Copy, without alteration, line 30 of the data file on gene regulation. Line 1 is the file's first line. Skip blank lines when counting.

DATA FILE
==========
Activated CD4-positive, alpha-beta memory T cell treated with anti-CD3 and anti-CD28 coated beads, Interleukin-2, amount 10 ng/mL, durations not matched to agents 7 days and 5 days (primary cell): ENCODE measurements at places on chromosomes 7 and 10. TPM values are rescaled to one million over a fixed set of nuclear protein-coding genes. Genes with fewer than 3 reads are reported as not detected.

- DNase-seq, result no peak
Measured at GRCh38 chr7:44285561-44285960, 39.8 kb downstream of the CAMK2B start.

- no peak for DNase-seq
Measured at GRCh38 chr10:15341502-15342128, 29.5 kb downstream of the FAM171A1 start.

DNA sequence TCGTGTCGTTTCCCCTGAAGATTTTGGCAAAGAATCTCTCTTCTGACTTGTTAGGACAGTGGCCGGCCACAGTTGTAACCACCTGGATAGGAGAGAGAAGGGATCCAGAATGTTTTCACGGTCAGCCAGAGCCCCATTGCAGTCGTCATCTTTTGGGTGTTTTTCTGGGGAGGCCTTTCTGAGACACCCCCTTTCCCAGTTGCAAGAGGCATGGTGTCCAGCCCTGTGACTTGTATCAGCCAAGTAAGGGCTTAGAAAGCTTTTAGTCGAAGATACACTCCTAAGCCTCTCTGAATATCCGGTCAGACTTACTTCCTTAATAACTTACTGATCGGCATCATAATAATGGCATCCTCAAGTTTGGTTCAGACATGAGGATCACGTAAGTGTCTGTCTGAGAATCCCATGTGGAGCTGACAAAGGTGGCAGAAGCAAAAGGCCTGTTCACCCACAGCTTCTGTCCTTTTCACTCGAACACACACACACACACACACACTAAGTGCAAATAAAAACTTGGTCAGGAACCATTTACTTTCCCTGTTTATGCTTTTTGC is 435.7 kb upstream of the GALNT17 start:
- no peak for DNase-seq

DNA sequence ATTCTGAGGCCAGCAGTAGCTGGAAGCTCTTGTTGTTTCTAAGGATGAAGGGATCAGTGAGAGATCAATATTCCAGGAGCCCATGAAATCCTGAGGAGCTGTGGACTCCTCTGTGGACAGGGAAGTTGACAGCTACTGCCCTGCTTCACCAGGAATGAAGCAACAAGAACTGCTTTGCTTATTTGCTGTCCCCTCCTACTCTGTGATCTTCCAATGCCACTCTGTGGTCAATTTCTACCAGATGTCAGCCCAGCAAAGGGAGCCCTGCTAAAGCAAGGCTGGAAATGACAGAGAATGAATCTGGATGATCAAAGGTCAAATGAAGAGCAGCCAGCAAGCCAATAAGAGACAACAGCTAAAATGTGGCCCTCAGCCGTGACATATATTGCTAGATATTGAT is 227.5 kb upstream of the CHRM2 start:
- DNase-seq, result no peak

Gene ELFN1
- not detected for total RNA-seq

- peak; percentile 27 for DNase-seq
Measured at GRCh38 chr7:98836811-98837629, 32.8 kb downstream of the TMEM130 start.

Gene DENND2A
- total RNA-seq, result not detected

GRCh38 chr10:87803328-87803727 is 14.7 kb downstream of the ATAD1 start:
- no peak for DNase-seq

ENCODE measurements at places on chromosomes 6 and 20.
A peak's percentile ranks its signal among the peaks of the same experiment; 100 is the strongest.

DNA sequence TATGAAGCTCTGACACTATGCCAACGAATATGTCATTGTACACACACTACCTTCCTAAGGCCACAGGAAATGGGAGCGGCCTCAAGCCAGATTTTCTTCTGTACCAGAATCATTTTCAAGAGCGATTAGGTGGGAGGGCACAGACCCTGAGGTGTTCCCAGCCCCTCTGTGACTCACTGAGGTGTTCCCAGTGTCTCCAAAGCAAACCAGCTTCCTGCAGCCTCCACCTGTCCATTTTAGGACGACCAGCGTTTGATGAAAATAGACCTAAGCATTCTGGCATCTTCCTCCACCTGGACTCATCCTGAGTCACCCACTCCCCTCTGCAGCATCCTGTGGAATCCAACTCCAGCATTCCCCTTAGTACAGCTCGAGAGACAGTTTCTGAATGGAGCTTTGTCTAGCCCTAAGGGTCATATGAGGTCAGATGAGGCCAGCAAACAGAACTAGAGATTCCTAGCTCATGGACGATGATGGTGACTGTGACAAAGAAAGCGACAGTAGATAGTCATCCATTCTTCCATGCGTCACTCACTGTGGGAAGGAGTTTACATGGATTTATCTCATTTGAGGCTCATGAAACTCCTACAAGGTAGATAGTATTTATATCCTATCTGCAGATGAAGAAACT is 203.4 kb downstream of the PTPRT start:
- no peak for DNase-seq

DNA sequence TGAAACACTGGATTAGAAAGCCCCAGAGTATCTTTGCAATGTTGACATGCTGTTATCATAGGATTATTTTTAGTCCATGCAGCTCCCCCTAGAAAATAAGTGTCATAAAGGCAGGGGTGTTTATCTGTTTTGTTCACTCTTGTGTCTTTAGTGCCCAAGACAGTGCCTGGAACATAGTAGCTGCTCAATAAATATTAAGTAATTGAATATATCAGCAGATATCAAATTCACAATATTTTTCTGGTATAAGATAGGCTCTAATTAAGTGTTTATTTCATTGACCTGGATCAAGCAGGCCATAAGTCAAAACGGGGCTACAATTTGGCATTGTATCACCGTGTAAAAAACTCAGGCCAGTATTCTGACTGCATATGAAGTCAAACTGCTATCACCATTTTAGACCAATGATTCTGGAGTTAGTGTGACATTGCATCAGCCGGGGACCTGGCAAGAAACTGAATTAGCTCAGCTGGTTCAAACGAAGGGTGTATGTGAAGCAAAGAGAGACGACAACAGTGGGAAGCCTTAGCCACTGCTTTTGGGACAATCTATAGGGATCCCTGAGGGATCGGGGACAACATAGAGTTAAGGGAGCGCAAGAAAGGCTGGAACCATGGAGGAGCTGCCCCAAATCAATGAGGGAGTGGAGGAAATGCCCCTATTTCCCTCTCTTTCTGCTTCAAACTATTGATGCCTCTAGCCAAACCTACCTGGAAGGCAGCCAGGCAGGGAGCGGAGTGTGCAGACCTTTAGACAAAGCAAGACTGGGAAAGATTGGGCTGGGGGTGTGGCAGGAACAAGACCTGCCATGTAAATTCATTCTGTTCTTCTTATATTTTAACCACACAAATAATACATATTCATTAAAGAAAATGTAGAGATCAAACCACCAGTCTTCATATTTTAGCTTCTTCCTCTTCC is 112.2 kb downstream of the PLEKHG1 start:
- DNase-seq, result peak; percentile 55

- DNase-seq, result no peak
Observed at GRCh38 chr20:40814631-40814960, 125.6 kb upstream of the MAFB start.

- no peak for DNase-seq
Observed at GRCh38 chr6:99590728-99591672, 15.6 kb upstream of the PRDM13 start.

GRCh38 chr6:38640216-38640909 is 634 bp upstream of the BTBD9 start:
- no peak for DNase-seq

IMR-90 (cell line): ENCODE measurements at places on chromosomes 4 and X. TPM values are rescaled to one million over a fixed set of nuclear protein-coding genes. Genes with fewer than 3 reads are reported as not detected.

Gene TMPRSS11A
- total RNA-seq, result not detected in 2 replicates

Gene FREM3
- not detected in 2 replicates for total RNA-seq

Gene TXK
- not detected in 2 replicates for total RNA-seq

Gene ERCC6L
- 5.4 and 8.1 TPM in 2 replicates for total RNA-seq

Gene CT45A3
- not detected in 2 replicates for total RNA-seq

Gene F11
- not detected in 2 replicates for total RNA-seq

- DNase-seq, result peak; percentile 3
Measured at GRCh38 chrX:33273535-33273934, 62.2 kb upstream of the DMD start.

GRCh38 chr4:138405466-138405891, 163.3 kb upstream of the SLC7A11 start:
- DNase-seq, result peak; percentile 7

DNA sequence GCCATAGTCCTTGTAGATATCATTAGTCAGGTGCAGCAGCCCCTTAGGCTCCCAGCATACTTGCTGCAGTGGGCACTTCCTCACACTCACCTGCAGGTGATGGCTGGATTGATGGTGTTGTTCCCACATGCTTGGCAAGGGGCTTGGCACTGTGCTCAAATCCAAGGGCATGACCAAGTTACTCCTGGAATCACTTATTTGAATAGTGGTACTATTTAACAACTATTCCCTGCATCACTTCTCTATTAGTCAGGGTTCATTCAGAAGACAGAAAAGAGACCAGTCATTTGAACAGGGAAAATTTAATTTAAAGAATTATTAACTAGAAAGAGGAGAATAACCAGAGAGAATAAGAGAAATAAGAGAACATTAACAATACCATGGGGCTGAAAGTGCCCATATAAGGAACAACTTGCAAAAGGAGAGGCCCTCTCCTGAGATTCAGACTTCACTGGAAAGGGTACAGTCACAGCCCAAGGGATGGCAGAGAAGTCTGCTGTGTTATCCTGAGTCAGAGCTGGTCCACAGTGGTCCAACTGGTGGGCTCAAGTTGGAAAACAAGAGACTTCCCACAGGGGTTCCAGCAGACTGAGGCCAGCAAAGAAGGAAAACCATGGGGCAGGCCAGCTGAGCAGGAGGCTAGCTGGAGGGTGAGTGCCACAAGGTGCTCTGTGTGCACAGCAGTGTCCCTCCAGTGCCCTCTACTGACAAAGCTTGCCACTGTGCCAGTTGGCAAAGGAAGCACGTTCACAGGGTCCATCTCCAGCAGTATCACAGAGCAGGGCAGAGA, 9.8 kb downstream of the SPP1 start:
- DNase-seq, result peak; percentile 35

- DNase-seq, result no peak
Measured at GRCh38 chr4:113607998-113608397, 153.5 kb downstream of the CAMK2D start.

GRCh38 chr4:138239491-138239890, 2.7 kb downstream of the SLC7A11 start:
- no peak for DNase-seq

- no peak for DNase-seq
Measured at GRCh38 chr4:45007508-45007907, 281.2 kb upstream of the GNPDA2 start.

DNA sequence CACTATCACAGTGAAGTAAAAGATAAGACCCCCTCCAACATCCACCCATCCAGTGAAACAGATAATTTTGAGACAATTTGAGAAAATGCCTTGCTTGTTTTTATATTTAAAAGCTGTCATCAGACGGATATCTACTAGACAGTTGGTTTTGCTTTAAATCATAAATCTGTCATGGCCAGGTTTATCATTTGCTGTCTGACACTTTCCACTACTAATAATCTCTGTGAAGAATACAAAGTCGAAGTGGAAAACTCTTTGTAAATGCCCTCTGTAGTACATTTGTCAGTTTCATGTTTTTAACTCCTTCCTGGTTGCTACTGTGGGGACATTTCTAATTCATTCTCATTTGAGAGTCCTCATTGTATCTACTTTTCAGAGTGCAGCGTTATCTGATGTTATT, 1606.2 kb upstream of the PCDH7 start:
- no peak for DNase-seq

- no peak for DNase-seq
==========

IMR-90 (cell line): ENCODE measurements at places on chromosomes 4 and X. TPM values are rescaled to one million over a fixed set of nuclear protein-coding genes. Genes with fewer than 3 reads are reported as not detected.